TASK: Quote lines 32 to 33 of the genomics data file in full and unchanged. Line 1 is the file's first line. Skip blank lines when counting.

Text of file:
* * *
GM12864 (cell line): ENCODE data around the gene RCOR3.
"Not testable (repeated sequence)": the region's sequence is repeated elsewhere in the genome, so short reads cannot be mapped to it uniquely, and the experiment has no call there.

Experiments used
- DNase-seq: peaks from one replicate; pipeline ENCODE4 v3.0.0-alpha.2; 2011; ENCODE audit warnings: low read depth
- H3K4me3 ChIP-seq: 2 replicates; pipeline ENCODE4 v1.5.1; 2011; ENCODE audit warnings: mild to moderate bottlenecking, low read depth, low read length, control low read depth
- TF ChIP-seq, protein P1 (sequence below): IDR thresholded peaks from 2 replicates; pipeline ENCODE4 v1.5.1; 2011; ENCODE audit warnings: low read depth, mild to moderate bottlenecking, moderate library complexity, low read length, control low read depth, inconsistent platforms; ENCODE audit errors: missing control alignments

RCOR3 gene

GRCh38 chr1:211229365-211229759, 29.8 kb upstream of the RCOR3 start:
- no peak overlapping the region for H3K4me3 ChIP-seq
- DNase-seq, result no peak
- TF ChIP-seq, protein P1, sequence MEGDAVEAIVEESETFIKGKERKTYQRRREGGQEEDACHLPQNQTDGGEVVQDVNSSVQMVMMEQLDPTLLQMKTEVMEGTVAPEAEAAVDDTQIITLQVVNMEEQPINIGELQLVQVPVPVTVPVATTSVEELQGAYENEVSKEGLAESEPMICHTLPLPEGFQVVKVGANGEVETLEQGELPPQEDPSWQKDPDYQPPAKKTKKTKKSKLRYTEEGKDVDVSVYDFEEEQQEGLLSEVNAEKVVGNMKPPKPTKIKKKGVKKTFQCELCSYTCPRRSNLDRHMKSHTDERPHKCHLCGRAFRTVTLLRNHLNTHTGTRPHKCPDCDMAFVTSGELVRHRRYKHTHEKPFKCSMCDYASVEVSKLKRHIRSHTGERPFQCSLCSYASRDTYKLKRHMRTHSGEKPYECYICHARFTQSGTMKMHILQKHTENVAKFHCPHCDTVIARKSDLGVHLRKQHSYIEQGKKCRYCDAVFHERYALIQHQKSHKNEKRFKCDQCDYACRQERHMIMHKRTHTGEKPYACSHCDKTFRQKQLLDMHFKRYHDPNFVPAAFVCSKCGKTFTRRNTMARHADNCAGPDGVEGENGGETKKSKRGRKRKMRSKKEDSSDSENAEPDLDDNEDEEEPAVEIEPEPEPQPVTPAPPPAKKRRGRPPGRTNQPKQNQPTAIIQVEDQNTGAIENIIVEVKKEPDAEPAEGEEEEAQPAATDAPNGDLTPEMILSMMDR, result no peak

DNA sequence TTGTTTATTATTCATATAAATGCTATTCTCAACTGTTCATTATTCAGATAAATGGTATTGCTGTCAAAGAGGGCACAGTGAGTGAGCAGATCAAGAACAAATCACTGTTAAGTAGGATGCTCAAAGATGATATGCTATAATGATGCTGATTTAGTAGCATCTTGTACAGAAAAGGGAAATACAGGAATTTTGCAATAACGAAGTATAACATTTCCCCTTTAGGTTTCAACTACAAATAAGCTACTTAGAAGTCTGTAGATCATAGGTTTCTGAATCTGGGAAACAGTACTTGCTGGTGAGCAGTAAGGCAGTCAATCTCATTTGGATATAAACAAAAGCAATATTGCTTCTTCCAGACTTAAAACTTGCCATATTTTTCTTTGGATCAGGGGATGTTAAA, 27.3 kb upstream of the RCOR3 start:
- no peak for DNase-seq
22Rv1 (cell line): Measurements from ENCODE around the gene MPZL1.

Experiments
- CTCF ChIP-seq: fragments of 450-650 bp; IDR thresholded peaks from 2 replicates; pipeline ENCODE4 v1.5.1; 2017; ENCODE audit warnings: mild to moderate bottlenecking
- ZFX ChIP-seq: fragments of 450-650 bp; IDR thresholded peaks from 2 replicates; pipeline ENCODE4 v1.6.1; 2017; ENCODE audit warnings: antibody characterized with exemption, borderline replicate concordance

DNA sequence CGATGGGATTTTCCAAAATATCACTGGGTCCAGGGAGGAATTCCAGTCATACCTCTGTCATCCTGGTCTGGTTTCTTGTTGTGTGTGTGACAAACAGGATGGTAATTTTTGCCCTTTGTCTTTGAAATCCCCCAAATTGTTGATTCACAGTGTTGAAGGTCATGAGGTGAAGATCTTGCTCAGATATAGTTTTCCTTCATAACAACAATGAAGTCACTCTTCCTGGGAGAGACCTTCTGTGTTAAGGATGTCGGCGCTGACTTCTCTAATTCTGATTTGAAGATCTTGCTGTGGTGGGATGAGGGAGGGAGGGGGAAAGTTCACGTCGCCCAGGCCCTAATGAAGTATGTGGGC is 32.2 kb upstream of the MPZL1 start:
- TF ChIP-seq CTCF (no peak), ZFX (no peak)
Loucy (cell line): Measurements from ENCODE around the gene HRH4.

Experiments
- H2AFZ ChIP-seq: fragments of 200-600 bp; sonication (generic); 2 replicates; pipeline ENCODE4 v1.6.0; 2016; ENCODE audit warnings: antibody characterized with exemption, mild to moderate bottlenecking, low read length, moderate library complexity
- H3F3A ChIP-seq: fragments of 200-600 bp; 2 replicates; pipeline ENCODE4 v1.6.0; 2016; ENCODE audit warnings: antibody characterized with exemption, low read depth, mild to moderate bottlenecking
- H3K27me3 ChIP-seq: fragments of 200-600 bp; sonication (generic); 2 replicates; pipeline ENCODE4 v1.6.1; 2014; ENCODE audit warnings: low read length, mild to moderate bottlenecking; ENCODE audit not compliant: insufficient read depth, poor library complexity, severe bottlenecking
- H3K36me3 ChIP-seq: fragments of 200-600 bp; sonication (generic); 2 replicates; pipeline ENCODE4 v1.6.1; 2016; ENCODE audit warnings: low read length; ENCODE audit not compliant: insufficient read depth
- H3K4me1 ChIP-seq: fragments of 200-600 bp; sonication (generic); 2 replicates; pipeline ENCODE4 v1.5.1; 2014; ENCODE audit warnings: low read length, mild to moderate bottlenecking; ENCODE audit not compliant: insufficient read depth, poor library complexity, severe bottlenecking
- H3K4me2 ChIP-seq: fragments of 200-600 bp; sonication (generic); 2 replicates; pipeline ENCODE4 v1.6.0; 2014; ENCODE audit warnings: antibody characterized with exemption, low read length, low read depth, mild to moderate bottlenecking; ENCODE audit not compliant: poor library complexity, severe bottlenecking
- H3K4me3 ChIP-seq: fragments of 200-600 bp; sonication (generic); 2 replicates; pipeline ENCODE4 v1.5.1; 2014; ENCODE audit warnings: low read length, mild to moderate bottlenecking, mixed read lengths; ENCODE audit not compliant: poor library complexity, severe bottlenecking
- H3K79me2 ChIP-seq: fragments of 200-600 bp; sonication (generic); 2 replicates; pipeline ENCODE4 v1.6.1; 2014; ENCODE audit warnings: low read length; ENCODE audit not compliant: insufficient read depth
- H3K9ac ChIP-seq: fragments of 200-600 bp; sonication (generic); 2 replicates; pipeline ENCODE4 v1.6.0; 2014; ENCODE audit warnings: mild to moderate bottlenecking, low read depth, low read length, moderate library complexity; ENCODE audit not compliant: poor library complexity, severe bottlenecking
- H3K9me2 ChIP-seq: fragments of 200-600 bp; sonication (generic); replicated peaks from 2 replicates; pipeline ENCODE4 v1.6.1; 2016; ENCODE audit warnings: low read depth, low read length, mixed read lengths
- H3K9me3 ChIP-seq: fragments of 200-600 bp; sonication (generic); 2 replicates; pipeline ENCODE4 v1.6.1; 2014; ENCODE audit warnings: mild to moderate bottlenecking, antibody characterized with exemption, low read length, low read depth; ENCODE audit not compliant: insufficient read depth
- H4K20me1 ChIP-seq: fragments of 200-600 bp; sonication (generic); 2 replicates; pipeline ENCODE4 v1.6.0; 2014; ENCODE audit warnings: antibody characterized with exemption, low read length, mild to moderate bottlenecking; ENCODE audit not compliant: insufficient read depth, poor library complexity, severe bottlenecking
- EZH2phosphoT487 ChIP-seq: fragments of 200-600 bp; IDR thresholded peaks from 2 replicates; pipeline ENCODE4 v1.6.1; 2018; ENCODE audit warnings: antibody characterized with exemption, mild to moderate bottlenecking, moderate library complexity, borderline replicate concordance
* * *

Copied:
- H3K9me3 ChIP-seq: fragments of 200-600 bp; sonication (generic); 2 replicates; pipeline ENCODE4 v1.6.1; 2014; ENCODE audit warnings: mild to moderate bottlenecking, antibody characterized with exemption, low read length, low read depth; ENCODE audit not compliant: insufficient read depth
- H4K20me1 ChIP-seq: fragments of 200-600 bp; sonication (generic); 2 replicates; pipeline ENCODE4 v1.6.0; 2014; ENCODE audit warnings: antibody characterized with exemption, low read length, mild to moderate bottlenecking; ENCODE audit not compliant: insufficient read depth, poor library complexity, severe bottlenecking